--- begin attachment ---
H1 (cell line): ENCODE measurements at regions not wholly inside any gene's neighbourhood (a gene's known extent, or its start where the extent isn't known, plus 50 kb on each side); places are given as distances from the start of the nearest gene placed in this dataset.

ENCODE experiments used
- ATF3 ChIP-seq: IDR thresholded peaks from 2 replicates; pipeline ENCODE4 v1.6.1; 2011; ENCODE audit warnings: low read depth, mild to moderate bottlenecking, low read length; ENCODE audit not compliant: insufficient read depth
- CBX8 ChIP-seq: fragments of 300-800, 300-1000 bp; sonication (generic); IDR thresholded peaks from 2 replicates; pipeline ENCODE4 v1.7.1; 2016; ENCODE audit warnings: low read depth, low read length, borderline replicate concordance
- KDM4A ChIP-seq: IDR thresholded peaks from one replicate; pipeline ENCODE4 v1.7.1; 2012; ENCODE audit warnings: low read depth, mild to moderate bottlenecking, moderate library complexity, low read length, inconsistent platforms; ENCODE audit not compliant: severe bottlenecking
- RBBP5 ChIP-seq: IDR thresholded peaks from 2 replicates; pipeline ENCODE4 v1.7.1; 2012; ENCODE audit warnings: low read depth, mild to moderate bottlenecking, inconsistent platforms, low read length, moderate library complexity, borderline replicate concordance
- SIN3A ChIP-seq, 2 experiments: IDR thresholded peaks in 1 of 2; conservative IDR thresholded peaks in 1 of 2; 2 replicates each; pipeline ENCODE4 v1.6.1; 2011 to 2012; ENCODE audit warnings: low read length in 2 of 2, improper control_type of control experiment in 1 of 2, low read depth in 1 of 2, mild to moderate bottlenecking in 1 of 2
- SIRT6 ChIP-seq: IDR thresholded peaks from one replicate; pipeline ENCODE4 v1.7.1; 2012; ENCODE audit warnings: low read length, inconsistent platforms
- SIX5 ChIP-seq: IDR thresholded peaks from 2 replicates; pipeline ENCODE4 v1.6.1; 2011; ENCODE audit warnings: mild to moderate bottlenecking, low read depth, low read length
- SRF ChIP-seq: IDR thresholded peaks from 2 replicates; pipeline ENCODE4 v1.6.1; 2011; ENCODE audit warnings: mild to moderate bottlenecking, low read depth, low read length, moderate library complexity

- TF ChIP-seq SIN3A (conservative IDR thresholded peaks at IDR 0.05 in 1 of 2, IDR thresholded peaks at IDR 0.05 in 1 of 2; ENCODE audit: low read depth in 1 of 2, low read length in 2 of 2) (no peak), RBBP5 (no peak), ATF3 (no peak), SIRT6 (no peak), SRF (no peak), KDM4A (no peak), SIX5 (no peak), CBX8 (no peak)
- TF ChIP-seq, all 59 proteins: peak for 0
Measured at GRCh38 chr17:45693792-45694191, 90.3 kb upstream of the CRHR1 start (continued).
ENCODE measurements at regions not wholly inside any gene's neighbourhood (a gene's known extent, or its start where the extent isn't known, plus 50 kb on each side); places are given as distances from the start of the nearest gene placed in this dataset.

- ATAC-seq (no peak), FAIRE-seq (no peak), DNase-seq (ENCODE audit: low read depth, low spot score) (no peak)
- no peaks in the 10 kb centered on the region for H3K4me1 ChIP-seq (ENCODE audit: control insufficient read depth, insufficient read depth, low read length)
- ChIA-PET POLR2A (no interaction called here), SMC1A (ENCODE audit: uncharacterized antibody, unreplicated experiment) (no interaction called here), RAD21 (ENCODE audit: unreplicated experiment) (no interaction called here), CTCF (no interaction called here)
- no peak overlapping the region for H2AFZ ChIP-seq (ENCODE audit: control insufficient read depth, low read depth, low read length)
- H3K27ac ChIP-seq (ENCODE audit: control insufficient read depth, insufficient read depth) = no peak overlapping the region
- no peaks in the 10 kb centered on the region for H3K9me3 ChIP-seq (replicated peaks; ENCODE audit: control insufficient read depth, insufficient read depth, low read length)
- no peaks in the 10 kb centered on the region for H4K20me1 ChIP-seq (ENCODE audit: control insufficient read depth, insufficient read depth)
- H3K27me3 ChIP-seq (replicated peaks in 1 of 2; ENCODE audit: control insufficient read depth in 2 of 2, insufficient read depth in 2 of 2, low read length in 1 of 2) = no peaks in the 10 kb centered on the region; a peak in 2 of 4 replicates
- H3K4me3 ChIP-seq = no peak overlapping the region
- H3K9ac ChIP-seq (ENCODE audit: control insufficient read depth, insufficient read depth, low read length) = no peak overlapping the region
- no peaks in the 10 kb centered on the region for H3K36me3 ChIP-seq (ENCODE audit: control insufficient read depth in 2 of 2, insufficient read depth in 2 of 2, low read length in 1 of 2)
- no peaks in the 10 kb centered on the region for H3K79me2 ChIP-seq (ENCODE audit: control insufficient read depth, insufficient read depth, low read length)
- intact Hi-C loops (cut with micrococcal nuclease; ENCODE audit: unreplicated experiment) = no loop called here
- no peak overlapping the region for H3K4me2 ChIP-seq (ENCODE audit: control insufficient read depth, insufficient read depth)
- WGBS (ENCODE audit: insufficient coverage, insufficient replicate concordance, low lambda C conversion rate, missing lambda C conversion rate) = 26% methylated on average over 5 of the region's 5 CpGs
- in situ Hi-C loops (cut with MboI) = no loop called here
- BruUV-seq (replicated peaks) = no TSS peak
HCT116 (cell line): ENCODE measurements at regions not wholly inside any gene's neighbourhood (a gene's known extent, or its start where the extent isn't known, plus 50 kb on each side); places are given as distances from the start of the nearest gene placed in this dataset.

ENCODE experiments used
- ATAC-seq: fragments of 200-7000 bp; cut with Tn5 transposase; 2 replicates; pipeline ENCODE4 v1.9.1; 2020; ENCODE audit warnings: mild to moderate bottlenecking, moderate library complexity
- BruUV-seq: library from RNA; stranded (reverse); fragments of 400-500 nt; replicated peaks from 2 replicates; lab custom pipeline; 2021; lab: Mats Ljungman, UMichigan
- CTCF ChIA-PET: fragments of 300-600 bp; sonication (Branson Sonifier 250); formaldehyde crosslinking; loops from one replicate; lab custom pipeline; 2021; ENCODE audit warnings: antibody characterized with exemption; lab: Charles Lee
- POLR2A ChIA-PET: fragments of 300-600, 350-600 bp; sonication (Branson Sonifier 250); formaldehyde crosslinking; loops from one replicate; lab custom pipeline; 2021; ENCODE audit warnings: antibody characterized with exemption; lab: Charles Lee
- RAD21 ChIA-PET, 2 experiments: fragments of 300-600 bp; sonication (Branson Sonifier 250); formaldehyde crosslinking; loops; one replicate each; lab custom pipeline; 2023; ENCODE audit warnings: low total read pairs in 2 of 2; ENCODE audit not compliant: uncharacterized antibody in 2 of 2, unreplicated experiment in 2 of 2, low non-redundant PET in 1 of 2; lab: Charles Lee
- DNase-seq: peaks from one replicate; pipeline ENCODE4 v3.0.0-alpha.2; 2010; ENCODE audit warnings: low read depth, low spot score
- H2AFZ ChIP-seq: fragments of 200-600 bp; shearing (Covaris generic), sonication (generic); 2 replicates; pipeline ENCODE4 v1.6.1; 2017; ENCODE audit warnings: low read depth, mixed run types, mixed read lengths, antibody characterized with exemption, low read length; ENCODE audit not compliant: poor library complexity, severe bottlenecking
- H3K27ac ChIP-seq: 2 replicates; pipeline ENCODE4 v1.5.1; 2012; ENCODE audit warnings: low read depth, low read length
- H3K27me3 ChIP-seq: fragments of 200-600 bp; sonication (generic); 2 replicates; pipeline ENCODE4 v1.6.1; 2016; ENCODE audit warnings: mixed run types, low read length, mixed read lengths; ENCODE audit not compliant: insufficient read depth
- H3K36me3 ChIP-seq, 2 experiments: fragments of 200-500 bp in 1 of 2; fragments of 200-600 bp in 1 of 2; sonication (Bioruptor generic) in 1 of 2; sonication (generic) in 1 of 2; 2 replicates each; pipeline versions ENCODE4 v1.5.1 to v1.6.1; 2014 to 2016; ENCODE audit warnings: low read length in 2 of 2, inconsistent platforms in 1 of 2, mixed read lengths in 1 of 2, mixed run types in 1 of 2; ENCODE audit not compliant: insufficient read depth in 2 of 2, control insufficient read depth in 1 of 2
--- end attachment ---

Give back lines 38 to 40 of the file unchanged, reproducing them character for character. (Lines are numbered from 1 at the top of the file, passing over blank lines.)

- RAD21 ChIA-PET, 2 experiments: fragments of 300-600 bp; sonication (Branson Sonifier 250); formaldehyde crosslinking; loops; one replicate each; lab custom pipeline; 2023; ENCODE audit warnings: low total read pairs in 2 of 2; ENCODE audit not compliant: uncharacterized antibody in 2 of 2, unreplicated experiment in 2 of 2, low non-redundant PET in 1 of 2; lab: Charles Lee
- DNase-seq: peaks from one replicate; pipeline ENCODE4 v3.0.0-alpha.2; 2010; ENCODE audit warnings: low read depth, low spot score
- H2AFZ ChIP-seq: fragments of 200-600 bp; shearing (Covaris generic), sonication (generic); 2 replicates; pipeline ENCODE4 v1.6.1; 2017; ENCODE audit warnings: low read depth, mixed run types, mixed read lengths, antibody characterized with exemption, low read length; ENCODE audit not compliant: poor library complexity, severe bottlenecking